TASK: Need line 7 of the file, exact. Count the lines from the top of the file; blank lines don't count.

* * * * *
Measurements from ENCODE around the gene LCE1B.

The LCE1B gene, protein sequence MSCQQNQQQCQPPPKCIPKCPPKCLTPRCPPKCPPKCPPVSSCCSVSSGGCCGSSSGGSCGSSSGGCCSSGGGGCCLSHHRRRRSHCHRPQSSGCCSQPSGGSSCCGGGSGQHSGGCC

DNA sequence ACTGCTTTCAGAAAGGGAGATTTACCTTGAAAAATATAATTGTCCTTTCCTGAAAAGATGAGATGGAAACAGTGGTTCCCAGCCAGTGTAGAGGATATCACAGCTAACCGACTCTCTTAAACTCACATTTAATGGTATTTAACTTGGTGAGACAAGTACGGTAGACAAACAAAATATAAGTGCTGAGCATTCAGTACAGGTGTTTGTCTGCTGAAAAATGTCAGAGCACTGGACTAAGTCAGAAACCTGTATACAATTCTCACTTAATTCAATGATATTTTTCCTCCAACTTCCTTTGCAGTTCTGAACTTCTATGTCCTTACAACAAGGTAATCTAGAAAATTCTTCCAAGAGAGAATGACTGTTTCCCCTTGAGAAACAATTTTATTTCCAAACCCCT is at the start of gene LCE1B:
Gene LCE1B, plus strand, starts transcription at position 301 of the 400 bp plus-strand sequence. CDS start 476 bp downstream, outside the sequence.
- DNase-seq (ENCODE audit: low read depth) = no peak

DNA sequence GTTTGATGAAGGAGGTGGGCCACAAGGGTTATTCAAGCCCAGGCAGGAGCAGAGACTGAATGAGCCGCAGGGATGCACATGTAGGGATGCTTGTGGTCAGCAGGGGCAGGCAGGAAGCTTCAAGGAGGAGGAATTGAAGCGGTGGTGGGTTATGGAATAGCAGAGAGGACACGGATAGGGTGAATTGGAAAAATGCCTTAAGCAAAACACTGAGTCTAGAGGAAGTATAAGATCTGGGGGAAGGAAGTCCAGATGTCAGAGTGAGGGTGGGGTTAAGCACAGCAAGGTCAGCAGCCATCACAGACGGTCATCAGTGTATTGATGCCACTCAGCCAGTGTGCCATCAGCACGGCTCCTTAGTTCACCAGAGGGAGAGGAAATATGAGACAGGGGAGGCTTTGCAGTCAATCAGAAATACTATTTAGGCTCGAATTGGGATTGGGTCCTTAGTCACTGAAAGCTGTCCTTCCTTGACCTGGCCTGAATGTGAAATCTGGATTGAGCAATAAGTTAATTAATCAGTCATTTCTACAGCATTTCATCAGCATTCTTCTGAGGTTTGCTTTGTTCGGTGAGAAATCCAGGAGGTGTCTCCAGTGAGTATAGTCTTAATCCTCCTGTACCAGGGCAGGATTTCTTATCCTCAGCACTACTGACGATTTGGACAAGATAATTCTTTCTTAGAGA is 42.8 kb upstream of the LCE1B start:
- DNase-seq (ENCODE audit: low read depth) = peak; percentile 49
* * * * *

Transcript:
- DNase-seq (ENCODE audit: low read depth) = peak; percentile 49